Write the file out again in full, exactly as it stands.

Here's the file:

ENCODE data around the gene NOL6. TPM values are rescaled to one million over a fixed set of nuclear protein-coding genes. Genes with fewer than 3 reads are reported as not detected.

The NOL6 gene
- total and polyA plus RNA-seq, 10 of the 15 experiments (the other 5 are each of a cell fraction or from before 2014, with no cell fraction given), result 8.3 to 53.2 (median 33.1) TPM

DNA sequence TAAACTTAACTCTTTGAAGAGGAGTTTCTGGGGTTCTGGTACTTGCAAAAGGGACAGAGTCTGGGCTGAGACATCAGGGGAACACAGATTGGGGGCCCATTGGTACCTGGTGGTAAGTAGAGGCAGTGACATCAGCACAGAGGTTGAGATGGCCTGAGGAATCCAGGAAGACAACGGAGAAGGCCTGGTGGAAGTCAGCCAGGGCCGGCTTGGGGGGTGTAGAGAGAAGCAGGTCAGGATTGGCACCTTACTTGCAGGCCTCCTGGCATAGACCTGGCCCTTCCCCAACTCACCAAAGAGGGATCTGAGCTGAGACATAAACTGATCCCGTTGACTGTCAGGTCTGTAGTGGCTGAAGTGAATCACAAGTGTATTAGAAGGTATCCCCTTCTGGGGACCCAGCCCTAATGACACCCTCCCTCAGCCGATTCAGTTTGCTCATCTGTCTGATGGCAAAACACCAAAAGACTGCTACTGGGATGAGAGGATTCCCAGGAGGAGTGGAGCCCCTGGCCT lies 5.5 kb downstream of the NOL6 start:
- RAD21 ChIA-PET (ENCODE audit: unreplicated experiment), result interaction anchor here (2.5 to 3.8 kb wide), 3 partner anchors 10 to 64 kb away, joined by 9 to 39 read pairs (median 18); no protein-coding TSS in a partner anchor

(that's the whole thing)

ENCODE data around the gene NOL6. TPM values are rescaled to one million over a fixed set of nuclear protein-coding genes. Genes with fewer than 3 reads are reported as not detected.

The NOL6 gene
- total and polyA plus RNA-seq, 10 of the 15 experiments (the other 5 are each of a cell fraction or from before 2014, with no cell fraction given), result 8.3 to 53.2 (median 33.1) TPM

DNA sequence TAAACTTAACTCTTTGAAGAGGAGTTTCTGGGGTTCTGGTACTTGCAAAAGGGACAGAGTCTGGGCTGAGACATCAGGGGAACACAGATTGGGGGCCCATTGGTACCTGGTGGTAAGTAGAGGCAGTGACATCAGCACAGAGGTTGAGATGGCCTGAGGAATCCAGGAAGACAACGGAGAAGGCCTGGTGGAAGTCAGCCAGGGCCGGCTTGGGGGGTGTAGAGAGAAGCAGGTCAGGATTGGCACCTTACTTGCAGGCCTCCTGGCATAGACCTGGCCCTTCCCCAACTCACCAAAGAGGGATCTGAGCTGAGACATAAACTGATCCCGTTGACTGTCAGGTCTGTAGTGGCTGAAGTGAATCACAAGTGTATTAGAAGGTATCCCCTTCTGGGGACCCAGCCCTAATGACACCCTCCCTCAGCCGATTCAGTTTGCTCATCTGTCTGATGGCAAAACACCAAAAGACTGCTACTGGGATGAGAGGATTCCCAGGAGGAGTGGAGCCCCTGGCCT lies 5.5 kb downstream of the NOL6 start:
- RAD21 ChIA-PET (ENCODE audit: unreplicated experiment), result interaction anchor here (2.5 to 3.8 kb wide), 3 partner anchors 10 to 64 kb away, joined by 9 to 39 read pairs (median 18); no protein-coding TSS in a partner anchor